TV: The Game (Season 1)

Well, points for trying, anyway. British Cold War spy series The Game (2015) takes a stab at filling a potentially lucrative niche: an ongoing, episodic TV version of Tinker, Tailor, Soldier, Spy. Indeed, its visual style seems positively lifted from Tomas Alfredson’s 2011 adaptation of that venerable le Carré novel; combine the look with impeccable acting, lush production values and period design, and an engaging plot, and the show almost succeeds at realizing its vision. Almost.

Set in 1971, The Game begins when Russian defector Arkady (Marcel Iunes) clues MI-5 into a dastardly Soviet plot called Operation Glass, which, while shrouded in mystery, appears to be a major KGB operation against the British. Tasked to investigate Arkady’s material is the Counterintelligence section: Bobby Waterhouse (Paul Ritter), the shifty, angling fop in charge of the section; his shrewd deputy Sarah Montag (Victoria Hamilton); inscrutable, unpredictable field man Joe Lambe (Tom Hughes); Sarah’s shaggy tech genius husband Alan (Jonathan Aris); a crafty inspector on loan from Special Branch, Jim Fenchurch (Shaun Dooley); and Wendy Straw (Chloe Pirrie), a meek, bookish administrator on her first assignment. Overseeing the crew is “Daddy” (Bryan Cox), the old-hand head of the service. Together the team starts peeling away at Arkady’s story, finding a new layer of treachery at every turn.

The Game is a classy, very well produced serial, and it’s got most of the tools to be a satisfying spy puzzler. With its “Circusesque” cast of characters, 1970s ambience, and copious plot reversals, it has all the surface characteristics to succeed. But it’s missing one very key ingredient: originality. All of its moves—from its story elements to its audio-visual style—come right out of the spy fiction handbook, and it doesn’t have the fresh thematic depth or contemporary relevance to put a new spin on things. Betrayal, institutional rot, the spy’s dilemmas of identity…it plays in the right sandbox, but doesn’t build significantly on the legacy of the shows that precede it. The Karla trilogy, The Sandbaggers, MI-5, even The Hour, to a degree, have done it before and better.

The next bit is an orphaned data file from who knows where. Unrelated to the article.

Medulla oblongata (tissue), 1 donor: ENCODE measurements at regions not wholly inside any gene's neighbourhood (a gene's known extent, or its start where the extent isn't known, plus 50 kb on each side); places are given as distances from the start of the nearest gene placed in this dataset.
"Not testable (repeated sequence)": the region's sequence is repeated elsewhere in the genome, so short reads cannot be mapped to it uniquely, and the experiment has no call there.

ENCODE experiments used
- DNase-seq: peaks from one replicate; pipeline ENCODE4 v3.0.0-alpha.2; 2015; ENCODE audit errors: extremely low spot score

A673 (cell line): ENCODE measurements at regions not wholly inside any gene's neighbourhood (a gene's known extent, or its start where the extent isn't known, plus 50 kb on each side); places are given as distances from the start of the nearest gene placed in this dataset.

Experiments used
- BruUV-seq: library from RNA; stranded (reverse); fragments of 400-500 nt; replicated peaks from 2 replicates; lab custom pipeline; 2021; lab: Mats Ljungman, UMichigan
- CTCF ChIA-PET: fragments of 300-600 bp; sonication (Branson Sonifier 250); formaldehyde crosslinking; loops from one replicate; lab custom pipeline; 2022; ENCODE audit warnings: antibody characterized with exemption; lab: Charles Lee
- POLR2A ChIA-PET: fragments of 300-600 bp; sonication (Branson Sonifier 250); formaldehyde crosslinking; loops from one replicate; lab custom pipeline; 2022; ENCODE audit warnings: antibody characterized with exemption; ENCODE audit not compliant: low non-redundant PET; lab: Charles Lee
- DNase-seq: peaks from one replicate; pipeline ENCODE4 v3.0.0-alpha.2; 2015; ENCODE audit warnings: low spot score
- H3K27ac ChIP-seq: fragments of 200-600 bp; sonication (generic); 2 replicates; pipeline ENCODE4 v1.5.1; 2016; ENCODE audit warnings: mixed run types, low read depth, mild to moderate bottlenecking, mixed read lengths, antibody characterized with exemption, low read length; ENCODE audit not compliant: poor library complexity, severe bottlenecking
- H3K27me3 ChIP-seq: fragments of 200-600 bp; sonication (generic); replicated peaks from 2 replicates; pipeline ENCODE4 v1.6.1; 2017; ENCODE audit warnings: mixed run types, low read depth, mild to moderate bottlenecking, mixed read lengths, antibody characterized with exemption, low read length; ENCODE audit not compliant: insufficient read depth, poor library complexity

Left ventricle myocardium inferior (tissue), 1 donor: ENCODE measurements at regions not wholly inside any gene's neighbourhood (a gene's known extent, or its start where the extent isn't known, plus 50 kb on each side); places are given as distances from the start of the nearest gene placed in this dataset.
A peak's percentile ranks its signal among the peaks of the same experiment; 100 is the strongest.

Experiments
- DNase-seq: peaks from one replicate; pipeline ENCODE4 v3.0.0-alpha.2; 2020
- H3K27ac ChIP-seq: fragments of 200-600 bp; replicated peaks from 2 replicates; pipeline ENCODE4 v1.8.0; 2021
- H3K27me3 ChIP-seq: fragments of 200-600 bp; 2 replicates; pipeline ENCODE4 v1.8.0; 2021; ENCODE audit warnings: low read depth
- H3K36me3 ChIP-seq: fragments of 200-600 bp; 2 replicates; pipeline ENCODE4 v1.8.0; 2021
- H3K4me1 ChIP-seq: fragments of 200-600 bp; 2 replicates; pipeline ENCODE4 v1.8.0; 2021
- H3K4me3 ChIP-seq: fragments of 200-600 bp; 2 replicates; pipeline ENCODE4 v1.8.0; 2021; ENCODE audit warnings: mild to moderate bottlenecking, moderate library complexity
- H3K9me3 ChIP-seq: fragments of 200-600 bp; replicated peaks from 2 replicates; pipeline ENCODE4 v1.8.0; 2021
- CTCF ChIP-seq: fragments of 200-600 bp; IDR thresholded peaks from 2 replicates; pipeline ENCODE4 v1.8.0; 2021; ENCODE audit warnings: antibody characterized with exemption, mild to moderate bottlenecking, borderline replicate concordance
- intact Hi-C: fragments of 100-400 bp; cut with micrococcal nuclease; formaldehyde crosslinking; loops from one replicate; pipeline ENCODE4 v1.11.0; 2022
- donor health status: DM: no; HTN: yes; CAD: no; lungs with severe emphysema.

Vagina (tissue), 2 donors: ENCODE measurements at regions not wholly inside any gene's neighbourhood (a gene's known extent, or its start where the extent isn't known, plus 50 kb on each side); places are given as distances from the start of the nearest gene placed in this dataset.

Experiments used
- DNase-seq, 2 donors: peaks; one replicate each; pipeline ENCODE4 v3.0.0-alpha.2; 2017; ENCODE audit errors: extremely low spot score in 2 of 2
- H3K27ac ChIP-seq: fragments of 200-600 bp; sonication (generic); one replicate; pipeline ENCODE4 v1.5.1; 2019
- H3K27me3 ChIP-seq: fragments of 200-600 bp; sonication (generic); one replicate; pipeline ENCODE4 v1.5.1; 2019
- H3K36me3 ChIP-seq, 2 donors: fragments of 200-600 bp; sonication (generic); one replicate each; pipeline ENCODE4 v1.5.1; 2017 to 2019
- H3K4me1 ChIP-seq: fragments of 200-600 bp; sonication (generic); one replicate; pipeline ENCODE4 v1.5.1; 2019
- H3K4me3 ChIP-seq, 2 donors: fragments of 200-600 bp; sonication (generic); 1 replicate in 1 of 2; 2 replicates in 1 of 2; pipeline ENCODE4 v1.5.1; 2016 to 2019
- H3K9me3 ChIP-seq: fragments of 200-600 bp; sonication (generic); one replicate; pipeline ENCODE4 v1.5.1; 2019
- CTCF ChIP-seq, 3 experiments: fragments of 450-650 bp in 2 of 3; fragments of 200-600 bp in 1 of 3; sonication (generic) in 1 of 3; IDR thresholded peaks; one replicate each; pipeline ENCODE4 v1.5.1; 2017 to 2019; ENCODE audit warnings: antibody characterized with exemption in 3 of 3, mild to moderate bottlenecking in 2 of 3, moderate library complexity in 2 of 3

The acting is superb from everyone involved, fortunately. Hughes is perhaps too young-looking for the jaded attitude the script requires of him, and his role is something of a hole in the middle. The rest of the characters, meanwhile, are pressed from an over-familiar mold, but a few—Ritter’s complicated Bobby Waterhouse, Dooley’s likable Jim Fenchurch, a spirited Rachael Stirling in a supporting role—won me over. Even so, the dialogue does dump a few too many genre cliches into their mouths.

None of this is to say it isn’t worth watching, and indeed viewers not as steeped in the genre may find it a perfectly enjoyable mystery. I would watch a second season in a heartbeat, despite my reservations. But when a series wears its influences on its sleeve this boldly, it better hope it’s got the moxy to pull it off. The Game makes a very respectable effort at it, but falls just short.

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